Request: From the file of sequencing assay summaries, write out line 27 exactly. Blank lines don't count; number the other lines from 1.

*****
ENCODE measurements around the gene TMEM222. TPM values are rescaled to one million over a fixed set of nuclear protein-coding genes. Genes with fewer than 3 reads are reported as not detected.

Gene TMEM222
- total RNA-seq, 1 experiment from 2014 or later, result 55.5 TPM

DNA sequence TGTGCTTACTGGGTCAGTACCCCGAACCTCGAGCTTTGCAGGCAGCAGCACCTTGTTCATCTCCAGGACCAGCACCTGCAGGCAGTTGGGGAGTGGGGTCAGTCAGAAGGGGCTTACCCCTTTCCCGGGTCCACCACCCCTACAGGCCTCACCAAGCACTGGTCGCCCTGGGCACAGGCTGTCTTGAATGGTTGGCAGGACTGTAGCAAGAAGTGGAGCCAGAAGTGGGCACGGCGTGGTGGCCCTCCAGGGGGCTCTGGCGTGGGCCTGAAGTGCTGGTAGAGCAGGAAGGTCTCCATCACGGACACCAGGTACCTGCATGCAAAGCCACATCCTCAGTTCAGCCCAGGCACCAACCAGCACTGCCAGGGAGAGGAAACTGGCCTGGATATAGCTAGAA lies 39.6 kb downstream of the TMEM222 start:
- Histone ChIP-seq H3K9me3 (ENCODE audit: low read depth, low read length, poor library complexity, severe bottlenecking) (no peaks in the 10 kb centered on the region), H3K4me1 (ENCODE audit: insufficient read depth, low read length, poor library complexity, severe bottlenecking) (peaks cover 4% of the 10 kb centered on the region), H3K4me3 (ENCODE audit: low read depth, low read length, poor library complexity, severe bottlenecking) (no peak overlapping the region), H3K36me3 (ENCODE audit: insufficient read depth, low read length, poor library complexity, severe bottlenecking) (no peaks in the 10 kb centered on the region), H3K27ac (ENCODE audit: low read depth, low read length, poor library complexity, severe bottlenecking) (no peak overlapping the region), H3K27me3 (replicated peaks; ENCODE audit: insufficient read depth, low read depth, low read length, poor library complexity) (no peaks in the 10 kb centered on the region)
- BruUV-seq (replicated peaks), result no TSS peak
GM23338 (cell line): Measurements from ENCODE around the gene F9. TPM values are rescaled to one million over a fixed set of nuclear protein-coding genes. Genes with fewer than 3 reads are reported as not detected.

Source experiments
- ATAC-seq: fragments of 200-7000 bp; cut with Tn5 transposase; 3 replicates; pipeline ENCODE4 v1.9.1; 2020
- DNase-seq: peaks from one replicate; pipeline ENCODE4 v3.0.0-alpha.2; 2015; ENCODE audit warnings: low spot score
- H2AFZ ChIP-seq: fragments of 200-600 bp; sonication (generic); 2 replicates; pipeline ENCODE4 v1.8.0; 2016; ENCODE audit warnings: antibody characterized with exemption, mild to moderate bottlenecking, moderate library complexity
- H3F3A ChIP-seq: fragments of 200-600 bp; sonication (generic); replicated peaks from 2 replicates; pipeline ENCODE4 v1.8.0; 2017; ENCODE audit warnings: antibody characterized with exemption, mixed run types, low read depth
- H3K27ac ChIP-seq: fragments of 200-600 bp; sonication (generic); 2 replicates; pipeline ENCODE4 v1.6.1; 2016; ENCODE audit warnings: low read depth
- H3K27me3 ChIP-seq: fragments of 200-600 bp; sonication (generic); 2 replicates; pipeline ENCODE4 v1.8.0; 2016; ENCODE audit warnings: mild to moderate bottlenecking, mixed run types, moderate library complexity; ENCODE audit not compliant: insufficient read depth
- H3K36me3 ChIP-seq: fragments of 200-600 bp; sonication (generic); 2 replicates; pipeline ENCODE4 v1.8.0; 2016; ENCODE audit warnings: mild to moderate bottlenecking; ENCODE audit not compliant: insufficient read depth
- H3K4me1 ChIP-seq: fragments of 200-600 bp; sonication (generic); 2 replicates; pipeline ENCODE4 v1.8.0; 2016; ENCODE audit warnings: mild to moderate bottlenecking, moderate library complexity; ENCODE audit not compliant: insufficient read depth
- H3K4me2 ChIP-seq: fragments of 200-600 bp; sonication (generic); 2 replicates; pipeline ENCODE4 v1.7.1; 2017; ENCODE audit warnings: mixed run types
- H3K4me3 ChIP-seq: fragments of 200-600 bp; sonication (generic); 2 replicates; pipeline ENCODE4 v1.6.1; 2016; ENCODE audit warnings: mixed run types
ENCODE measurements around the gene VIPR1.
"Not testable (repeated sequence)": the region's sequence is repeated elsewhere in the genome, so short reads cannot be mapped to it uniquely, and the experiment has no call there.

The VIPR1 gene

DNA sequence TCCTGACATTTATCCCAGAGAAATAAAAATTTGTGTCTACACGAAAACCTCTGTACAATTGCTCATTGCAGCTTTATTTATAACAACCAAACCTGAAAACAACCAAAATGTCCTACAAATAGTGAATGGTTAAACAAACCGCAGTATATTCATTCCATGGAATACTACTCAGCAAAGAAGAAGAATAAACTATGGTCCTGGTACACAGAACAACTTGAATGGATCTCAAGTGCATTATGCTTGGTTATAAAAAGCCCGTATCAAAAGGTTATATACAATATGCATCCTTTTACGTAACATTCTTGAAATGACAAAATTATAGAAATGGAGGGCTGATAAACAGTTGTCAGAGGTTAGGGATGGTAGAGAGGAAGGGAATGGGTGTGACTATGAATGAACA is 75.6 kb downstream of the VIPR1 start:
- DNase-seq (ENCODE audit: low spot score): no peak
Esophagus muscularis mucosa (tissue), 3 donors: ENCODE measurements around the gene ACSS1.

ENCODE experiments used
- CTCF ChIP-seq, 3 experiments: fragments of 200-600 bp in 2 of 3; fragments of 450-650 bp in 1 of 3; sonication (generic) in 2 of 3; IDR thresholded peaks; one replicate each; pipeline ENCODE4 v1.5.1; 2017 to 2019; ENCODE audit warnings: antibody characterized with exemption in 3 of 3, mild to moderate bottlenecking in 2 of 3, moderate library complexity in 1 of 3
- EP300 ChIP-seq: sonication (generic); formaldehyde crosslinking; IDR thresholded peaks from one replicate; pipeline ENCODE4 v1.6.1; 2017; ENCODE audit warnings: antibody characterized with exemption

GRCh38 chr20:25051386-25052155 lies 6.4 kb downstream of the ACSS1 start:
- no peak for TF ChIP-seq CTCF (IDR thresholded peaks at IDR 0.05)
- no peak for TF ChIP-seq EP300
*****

- EP300 ChIP-seq: sonication (generic); formaldehyde crosslinking; IDR thresholded peaks from one replicate; pipeline ENCODE4 v1.6.1; 2017; ENCODE audit warnings: antibody characterized with exemption